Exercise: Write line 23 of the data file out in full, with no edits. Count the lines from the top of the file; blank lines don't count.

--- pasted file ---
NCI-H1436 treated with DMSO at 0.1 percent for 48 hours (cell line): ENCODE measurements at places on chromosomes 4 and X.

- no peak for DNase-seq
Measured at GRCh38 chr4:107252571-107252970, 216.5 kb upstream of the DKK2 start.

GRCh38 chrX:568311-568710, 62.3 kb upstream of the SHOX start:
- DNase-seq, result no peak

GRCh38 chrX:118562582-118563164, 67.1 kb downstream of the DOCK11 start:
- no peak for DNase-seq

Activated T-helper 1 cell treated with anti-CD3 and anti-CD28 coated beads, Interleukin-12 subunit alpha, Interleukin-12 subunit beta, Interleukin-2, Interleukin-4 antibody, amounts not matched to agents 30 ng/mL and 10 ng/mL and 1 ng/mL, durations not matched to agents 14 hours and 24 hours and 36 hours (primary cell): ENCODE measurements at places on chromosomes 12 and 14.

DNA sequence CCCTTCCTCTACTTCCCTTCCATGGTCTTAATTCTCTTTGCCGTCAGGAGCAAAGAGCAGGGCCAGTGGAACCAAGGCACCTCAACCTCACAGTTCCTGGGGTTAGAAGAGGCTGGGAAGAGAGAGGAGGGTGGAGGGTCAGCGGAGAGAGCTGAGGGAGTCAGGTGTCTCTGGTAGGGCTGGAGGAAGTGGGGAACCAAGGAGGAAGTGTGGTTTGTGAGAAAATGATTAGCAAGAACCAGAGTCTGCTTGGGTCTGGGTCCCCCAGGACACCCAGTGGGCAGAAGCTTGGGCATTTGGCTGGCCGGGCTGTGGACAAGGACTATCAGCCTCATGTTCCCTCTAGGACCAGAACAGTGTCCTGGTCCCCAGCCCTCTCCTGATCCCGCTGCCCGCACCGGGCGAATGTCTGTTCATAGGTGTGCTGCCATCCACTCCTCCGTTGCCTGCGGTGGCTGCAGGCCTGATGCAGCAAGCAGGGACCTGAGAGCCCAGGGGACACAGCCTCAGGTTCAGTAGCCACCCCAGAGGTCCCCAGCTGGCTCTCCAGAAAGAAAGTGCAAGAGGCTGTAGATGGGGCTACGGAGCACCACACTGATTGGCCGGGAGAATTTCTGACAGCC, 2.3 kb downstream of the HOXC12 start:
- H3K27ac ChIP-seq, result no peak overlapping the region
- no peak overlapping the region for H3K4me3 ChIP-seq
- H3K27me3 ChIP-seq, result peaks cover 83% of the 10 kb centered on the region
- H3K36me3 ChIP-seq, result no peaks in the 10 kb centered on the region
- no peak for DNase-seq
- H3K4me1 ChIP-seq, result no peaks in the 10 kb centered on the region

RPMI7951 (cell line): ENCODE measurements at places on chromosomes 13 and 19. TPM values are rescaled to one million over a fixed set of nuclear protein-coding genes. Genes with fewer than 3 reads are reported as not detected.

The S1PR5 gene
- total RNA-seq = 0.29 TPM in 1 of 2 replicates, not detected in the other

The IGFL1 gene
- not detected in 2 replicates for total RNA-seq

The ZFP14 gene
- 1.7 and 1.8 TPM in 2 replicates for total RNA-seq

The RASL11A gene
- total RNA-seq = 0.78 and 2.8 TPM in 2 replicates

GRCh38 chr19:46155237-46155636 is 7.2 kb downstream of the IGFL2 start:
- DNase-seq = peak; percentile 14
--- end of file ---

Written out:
The RASL11A gene